• When we first adopted our other dog Jack he was constantly scratching, so I wanted a dog food as natural as possible, not loaded with fillers or non-essentials 
  • Because I read labels I wanted “real” food in the food
  • I also wanted limited ingredients, not a list as long as the height of the can!!
  • Organic would be a bonus
  • I add raw to Jack’s diet because I’ve read some amazing benefits, but I’m not ready to jump in 100%

How I discovered Lily’s Kitchen

Let me start by saying, I am not recommending you start feeding your dog this brand, this is just what I feed mine. It’s also only available in the UK except through Amazon but it’s very expensive. I started my search for Jack’s new food in a pet supply store, reading the ingredients on every single bag and can of dog food. I do mean that literally. I read those from pet food companies I knew had poor quality ingredients, to the brands I had heard were excellent. 

I was sure I would end up with one of the brands considered “excellent” but I read the poor quality brands anyway, just out of curiousity. Imagine my surprise to find how low down the list anything resembling a real food was on the great brands!! I felt things were not looking good. How could I buy a dog food I wasn’t happy with, knowing what I know?

Finally I got to the section with Lily’s and I knew I found it!! Protein, fruits and vegetables were at the top of the list, and nothing bad on the bottom!! They had a nice selection of flavours, handy because Jack is picky, and it comes in a dry dog food as well, which I like to mix in with the wet. 

Why I would feed it to a senior dog

Here is some information from their website about why I like this brand. 


The bonus factor

As I already mentioned, we went to Spain for a few months so of course I had to bring a supply of Jack’s food. I knew I wouldn’t have enough, especially since we had no idea how long we would be away, and I was not looking forward to another search. Imagine my surprise the first time I went to see Pepe, and lining his shelves were cans of…you guessed it Lily’s!! I couldn’t believe it. It’s not a massive company you find all over the world like some brands. I was happy with my choice  anyway, as was Jack, but the fact my holistic vet stocked it and gave his seal of approval made it even better.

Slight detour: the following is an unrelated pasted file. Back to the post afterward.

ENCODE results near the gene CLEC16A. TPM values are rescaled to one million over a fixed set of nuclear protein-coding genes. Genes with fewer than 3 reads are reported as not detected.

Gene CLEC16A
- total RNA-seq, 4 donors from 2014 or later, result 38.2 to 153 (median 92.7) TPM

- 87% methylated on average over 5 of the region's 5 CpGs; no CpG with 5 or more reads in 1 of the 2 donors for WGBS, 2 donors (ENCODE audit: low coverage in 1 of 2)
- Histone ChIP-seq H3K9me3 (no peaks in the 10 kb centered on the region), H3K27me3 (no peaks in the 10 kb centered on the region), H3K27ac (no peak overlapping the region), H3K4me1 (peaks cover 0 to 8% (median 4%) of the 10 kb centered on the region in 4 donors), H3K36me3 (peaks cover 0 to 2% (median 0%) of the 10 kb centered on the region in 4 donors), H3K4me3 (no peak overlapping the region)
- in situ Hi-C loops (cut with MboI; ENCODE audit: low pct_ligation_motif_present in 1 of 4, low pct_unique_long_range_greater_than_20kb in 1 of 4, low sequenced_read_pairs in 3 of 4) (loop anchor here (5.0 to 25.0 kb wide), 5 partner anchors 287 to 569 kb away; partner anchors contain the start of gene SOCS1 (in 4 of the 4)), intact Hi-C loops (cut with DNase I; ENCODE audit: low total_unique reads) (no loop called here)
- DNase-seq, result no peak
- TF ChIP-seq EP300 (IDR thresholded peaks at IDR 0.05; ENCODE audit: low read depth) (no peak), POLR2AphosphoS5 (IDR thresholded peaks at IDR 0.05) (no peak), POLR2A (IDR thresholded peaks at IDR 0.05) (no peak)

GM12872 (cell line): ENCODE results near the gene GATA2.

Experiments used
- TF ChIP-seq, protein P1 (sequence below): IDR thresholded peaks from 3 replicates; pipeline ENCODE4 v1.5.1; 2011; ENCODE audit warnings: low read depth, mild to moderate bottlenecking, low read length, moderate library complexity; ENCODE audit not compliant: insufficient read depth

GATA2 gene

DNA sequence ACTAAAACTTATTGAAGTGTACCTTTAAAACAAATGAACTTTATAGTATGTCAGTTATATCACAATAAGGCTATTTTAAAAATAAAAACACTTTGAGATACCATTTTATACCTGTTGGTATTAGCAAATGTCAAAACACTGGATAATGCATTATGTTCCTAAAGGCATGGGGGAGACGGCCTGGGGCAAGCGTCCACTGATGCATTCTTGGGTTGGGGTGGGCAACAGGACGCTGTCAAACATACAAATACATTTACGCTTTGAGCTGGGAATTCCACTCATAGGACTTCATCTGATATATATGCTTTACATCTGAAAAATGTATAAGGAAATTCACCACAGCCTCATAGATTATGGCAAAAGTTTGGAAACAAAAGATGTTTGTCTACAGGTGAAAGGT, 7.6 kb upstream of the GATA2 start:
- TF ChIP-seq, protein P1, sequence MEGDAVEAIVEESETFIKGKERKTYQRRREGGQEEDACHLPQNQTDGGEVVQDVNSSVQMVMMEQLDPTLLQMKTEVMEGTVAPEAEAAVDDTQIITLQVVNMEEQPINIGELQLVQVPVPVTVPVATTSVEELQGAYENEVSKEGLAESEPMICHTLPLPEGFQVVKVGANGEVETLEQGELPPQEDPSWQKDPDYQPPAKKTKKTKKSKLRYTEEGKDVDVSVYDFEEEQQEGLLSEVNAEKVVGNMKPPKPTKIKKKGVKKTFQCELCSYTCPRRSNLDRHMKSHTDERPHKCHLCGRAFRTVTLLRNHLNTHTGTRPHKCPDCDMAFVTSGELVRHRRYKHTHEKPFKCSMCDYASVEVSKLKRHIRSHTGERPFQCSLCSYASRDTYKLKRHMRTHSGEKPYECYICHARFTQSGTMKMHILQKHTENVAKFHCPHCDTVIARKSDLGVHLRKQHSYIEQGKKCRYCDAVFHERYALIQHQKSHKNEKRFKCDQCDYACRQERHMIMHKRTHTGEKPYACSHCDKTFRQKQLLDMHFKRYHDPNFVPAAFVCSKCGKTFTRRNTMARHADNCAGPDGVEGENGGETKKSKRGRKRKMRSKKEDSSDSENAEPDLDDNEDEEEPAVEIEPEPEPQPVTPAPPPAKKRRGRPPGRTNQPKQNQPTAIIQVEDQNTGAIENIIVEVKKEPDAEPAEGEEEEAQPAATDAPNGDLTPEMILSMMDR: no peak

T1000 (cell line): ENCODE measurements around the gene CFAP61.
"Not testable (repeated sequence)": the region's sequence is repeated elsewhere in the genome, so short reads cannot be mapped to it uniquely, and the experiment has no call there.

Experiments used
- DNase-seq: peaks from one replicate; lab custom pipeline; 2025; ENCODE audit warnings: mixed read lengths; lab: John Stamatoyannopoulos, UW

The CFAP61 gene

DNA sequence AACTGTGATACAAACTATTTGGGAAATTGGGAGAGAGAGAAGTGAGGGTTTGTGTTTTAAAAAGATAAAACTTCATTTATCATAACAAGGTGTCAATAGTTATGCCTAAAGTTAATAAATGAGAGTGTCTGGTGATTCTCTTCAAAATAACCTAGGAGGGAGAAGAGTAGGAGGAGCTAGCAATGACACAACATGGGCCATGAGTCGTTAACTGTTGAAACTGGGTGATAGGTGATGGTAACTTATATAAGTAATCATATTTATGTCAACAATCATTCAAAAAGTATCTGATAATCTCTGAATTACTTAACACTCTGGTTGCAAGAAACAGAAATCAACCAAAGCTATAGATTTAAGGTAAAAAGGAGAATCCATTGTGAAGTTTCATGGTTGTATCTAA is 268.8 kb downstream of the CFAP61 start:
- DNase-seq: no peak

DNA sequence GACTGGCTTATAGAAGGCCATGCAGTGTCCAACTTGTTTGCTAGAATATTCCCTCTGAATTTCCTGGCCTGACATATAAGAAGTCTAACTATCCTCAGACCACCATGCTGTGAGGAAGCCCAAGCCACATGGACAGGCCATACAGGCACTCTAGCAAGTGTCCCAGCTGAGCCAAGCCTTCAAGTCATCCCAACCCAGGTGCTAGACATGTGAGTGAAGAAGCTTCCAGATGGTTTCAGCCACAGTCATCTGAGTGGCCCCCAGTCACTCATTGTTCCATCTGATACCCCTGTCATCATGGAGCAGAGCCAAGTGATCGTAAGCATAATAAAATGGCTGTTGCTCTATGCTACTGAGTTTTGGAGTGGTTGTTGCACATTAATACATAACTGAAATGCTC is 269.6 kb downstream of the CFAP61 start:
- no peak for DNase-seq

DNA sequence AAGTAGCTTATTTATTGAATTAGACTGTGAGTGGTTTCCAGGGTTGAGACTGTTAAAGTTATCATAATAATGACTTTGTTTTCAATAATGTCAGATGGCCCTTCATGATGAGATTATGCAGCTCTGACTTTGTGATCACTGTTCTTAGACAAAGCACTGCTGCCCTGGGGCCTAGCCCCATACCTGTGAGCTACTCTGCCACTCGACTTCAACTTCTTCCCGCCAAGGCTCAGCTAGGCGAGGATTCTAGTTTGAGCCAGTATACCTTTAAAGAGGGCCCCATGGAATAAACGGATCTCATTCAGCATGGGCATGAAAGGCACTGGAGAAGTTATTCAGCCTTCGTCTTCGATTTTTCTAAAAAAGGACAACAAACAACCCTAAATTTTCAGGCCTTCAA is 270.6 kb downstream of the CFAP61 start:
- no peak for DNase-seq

Have you found the best senior dog food – conclusion

I hope you have found the information here helpful, as you make your choice of the best senior dog food for your beloved pup. 


What do you feed your senior dog? Are you still using an adult formula, or have you switched to a senior, or perhaps a condition specific food? Have you noticed any differences in your dog since switching? I’d love to hear what’s working for you, what hasn’t and what led you to choose the brand your dog is eating. Let me know in the comments section below or post on my Facebook page


**I would like to invite you to join Senior Dog Care Club, my Facebook group for senior dog parents. There you will find lots of helpful tips and advice, a place to ask questions and share experiences. I look forward to welcoming you.**

**There are affiliate links in this post, which means if you purchase anything I make a few pennies…literally. That money helps me help homeless animals through donations and fostering, as well as keeping this blog running. **

What is the Best Dog Food for Senior Dogs

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36 thoughts on “What is the Best Dog Food for Senior Dogs

  1. Great advice! Dog owners are often unaware of how a dog’s nutritional requirements change as it goes through life. For example, an older dog needs to be consuming less protein, and this protein needs to be more easily digestible than what a younger dog would require. In an older dog, too much protein risks overburdening the kidneys and damaging their filters, which could lead to renal failure. Definitely not an outcome anyone wishes for, and one that could be avoided in most cases. Education, through regular consultation with your vet and sites like this one, is important for every dog owner.